On June 12, 2018, the Washington Redskins honored replacement players from the team’s 1987 squad with Super Bowl rings in a ceremony at Inova Sports Performance Center at Redskins Park.
Although he was unable to attend the event, one of the players who received a ring was former Savannah State linebacker Robert “Bobby” Curtis.
“The moment I was told that I would receive a Super Bowl Ring, I was unable to articulate my feelings. I was speechless. You just start thinking wow, this is the best news that I have received in a very long time. I just started smiling and the smile continues on and on. You are grateful that the after years you experience of aches and pains, the sprained ankles and blown out knee was not in vain and now the prize we worked so hard to achieve has been awarded, the Super Bowl Ring, a token of your efforts,” stated Bobby.
The feeling is also bittersweet.
“Although I am grateful for the recognition, I regret that it was not done about six years earlier because my dad would have been able to share this momentous occasion with me and my family.
Ironically, Bobby was in the Redskins training camp during the summer but was released.
“Before I got the call to join the Redskins, I had just been released by the New York Jets. I then tried out for the Washington Redskins and was cut by them too. I was the last one cut from the team right before the season started. When the NFL players went on strike, I was one of the first replacement linebackers The Redskins called. Because I had just been cut a couple days before I received a call from Joe Gibbs to play, I was ready and ended up starting in all three games at outside linebacker position. “
He still has fond memories of playing for Washington.
“It feels great to finally be recognized for my contributions to the Washington Redskins’ Super Bowl win, 31 years ago. I’m still asked about those games to this day, especially since the Redskins made the decision to recognize us. People still talk about the hit I put on Tony Dorsett, when we played with the Dallas Cowboys. It was a Monday night game.”
During the strike the regular Redskin players were not favorites of the replacement players but Bobby said they ended up respecting them. They respected us because we were trying to take advantage of an opportunity that was given to us.”
Bobby’s football playing days continued after the 1987 season. “I went on to play Canadian football with the Ottawa Rough Riders and World League with Ohio Glory. I was a starting outside linebacker for the Ohio Glory, where we used the University of Ohio State facility. My professional football days ended when I tore a ligament in my right knee, playing for the Ohio Glory team.”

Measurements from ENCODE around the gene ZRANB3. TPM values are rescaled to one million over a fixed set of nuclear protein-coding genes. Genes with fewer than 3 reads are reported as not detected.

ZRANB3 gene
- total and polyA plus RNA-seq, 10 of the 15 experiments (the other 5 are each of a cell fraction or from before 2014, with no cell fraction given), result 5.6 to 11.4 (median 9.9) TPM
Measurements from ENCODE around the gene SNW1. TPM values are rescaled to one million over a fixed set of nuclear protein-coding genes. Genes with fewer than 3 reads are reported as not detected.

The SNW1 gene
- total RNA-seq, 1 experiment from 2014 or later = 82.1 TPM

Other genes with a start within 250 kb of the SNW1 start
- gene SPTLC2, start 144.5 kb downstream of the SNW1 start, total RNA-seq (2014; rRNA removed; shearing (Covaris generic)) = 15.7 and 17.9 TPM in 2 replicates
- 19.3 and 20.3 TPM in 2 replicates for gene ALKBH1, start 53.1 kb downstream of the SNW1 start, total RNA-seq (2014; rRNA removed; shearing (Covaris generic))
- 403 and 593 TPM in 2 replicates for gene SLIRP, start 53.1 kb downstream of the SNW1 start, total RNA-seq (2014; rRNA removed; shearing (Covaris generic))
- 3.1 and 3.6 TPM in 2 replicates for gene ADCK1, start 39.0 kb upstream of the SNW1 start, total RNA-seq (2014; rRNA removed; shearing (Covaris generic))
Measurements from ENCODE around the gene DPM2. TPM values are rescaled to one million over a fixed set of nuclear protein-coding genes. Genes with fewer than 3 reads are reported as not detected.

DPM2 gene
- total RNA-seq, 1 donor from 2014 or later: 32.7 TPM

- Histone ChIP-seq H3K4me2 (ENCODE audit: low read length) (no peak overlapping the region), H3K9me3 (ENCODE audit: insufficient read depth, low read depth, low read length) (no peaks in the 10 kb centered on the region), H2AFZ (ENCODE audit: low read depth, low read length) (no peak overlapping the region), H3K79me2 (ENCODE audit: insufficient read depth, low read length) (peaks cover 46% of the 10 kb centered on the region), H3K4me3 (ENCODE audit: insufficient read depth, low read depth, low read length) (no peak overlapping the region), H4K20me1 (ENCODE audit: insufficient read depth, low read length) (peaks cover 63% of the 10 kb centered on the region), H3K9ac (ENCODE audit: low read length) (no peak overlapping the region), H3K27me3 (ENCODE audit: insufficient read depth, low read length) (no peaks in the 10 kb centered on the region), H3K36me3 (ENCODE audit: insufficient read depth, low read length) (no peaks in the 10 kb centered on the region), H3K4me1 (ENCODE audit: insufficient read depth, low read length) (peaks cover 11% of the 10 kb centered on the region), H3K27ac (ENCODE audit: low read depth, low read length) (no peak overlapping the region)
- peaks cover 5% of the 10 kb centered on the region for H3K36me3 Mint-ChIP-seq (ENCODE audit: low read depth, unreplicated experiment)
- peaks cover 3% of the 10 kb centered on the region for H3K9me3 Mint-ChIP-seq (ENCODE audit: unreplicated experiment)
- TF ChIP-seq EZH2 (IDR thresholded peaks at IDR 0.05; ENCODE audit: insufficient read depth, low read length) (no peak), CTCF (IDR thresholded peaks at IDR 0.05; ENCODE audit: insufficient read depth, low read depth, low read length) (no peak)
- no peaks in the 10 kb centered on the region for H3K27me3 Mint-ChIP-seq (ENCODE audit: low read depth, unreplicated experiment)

Bobby is the son of Sarah Curtis and the late Robert Curtis. Both of his parents graduated from Fort Valley State. His mom was the Wildcats Homecoming queen while his dad was a star on the football field. Bobby’s talents on the gridiron at Jones County High School led to him earning a football scholarship to Jacksonville State.
“I left Jacksonville State University because things just did not work out for me there. So, I left and went to Savannah State because my parents had moved to Hinesville, Ga., which was about 30 miles from the school.”
Bobby red-shirted his first year at SSU but during his senior season in 1986, he had 92 tackles, 15 tackles for losses and a team-leading 11 sacks. “Playing at Savannah State was fun because I dominated the league, as a linebacker and even ended up in the USA Today newspaper because I had about seven sacks in the first half against Morris Brown.”
Bobby, who tipped the scale at 6-foot-3 and 235 pounds during his playing days, gives a lot of credit to his success to his college position coach. “Joe Crosby was the Savannah State linebacker coach that helped me connect with the NFL. I want to thank him for all his support and encouragement. He had connection with the New York Jets The Jets came to Savannah State to look at me and signed me as a free agent. Shortly after joining the team I suffered a bad ankle sprain and was placed on injury reserve.”
It was at SSU where Bobby met his wife, Tess Powell Curtis. Tess, who earned a mechanical engineering technology degree from Savannah State, is a Savannah native. The Sol C. Johnson alumnae, who is also a ordained minister with a Master of Divinity degree, is the daughter of the late Willis and Betty Jean Powell. Tess will receive her second Master’s degree in May 2019.
Bobby and Tess have one daughter, Racquel, who graduated from SSU in 2011 with a criminal justice degree .
Bobby comes from an athletic family. In addition to his father playing at FVSU, his brothers also played football. “My brother Rodney played at Clemson and Georgia Southern. The youngest brother, Perryn played high school football at Bradwell Institute in Hinesville, Ga., attended SSC for one year and then enlisted in the Army. He has since retired from the military. Just like our father, we all played defense.”
These days Bobby and his family currently live in Leesburg, Virginia. “We have been in Virginia for a little over 25 years. I work at Dulles Airport, where I have been a manager for a freight company for over 20 years.”